In 1967, during one of these tours, he meets the Forró singer Anastácia, who he marries and went on to form an artistic partnership with, which would last eleven years. At that time Dominguinhos had a son, born in 1960, from his first marriage. In 1976, Dominguinhos meets the singer Guadalupe Mendonça, his third marriage, with whom he would have a daughter Liv, they would separate, but would continue a friendship until the death of Dominguinhos. As he started to play with Luiz Gonzaga, he gained a reputation as an accordionist and singer and started to have close contact with musicians from the Bossa Nova movement, he worked together with other well-known Brazilian musicians, such as Gilberto Gil, Maria Bethânia, Elba Ramalho and Toquinho, consolidated an own musical career, developing further the musical styles of the North East of Brazil, incorporating influences of bossa nova and pop. In December 2012, Dominguinhos was taken to a hospital in Recife with cardiac dysrhythmia and respiratory tract infection.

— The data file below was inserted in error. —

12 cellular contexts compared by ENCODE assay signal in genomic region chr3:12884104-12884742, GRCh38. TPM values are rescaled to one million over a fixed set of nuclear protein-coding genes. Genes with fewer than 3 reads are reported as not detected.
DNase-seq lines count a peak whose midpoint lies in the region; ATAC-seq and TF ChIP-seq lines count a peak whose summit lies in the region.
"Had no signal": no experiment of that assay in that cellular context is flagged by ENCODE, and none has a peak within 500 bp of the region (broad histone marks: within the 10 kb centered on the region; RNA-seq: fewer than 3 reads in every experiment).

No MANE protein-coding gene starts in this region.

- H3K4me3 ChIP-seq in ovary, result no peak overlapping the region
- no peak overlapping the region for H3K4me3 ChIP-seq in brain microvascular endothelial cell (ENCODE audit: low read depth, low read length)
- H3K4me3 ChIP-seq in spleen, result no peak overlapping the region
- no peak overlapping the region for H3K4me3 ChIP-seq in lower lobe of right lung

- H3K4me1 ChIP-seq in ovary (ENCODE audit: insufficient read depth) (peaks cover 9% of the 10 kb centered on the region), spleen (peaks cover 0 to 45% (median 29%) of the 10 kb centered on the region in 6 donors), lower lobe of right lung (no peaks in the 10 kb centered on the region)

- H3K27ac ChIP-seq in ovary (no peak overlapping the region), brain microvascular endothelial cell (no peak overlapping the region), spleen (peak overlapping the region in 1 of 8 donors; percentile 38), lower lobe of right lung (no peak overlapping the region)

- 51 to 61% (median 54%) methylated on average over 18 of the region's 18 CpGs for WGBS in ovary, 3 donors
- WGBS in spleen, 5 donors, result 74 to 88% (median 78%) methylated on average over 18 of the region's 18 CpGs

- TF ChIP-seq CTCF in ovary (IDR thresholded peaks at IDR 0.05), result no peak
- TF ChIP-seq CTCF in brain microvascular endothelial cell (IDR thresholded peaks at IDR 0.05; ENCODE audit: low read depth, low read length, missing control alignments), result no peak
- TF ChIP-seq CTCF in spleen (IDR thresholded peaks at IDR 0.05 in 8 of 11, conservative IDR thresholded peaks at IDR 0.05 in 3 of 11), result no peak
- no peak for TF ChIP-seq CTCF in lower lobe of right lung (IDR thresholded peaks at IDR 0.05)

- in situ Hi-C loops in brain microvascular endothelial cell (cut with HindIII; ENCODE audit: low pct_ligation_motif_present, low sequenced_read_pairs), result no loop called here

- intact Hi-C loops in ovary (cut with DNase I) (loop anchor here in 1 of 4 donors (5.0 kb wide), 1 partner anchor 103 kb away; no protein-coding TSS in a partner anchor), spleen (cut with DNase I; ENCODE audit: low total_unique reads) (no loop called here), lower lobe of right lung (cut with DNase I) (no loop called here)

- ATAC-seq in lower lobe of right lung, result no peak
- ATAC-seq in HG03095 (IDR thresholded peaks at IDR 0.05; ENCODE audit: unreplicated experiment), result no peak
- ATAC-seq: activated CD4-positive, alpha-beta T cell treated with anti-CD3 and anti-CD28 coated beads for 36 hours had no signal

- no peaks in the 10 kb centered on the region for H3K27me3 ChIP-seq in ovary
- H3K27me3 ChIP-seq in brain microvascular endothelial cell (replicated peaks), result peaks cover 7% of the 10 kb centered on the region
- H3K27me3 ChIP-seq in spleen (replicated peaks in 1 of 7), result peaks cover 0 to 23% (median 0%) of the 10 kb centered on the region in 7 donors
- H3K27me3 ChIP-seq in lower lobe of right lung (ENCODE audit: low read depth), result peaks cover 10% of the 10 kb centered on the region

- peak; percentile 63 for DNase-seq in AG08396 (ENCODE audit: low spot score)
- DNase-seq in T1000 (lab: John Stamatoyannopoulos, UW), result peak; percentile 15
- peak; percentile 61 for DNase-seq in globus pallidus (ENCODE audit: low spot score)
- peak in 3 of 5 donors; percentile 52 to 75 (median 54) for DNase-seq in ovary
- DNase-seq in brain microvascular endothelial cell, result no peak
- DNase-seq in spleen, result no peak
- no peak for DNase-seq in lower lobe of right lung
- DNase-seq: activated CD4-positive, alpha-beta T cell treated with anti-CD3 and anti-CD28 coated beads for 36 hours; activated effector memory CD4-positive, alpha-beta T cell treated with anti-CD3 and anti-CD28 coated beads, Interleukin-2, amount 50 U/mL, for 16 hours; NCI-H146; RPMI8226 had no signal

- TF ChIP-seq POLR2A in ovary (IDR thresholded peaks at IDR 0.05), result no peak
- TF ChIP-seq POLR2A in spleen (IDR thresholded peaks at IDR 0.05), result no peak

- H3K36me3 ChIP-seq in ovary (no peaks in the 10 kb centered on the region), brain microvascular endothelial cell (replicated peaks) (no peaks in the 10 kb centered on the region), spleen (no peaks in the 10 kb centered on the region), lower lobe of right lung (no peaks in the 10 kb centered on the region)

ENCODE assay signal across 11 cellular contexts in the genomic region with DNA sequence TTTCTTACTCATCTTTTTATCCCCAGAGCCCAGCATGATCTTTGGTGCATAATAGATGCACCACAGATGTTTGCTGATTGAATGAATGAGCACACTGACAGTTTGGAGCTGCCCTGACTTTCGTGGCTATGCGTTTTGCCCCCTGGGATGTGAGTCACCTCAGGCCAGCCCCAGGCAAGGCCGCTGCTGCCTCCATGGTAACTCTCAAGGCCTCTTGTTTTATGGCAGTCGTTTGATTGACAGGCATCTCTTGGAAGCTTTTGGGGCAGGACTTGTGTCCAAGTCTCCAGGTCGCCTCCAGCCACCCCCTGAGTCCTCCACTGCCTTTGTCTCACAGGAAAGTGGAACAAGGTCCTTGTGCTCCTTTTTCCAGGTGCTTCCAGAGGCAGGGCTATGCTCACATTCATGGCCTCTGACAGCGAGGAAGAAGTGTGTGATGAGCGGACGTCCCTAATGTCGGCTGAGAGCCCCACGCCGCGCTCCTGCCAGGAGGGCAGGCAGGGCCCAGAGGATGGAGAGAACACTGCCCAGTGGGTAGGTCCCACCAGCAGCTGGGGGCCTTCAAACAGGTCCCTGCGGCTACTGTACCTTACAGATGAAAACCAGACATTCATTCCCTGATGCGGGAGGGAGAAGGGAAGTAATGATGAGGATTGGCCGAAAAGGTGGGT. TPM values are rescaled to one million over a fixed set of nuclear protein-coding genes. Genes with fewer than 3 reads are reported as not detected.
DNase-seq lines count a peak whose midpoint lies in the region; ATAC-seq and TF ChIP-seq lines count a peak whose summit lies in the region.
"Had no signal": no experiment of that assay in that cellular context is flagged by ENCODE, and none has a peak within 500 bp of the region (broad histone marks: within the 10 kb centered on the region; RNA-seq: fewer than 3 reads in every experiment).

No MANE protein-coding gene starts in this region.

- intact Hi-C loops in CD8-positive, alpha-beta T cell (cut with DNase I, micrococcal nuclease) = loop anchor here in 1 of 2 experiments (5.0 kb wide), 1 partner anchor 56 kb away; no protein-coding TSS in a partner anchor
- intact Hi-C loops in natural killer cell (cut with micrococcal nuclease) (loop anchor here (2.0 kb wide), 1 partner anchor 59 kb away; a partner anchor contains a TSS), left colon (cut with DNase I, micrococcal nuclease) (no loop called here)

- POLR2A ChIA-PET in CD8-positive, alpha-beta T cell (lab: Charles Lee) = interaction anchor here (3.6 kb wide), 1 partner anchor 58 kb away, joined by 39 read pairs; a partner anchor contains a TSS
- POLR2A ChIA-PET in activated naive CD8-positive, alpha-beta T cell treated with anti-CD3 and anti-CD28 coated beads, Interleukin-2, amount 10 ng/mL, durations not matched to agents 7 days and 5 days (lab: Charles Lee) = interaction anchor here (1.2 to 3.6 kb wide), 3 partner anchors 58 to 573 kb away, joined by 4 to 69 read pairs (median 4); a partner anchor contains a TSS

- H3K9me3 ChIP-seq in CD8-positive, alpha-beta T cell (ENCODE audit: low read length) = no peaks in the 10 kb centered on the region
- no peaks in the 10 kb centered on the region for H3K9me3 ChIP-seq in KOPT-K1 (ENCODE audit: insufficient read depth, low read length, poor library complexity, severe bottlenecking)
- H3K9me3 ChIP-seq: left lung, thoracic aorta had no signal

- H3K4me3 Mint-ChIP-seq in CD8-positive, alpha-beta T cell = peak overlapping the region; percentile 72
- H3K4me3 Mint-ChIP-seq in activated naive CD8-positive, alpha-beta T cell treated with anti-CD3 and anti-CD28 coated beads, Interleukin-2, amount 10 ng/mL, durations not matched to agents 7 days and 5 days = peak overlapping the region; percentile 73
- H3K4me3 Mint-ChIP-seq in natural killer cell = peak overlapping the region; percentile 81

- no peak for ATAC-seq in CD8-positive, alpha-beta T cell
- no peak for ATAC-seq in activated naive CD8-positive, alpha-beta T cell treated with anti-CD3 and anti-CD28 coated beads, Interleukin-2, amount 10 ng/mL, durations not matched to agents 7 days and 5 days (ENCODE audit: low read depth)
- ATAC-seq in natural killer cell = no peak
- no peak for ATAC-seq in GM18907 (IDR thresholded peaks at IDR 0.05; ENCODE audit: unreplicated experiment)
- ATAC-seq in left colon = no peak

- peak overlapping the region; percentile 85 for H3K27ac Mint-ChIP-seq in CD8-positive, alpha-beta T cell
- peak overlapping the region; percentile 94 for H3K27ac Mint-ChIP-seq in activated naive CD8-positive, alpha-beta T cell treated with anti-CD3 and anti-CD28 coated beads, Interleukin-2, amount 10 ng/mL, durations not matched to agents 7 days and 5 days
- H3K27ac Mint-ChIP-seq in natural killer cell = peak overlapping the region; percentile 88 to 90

He was transferred to the Syrian-Lebanese Hospital, in São Paulo, where his coma was described as permanent and doctors said there were no hopes he will return and wake up again. Despite the declarations of his son, Dominguinhos was still fighting for his life, he was minimally conscious, able to understand his condition and the ones who surrounded him at the hospital. Dominguinhos died on 23 July 2013, due to infectious and cardiac complications, according to the Sírio-Libanês Hospital in São Paulo. 1964 - Fim de Festa 1965 - Cheinho de Molho 1966 - 13 de Dezembro 1973 - Lamento de Caboclo 1973 - Tudo Azul 1973 - Festa no Sertão 1974 - Dominguinhos e Seu Accordeon 1975 - Forró de Dominguinhos 1976 - Domingo, Menino Dominguinhos 1977 - Oi, Lá Vou Eu 1978 - Oxente Dominguinhos 1979 - Após Tá Certo 1980 - Quem me Levará Sou Eu 1981 - Querubim 1982 - A Maravilhosa Música Brasileira 1982 - Simplicidade 1982 - Dominguinhos e Sua Sanfona 1983 - Festejo e Alegria 1985 - Isso Aqui Tá Bom Demais 1986 - Gostoso Demais 1987 - Seu Domingos 1988 - É Isso Aí!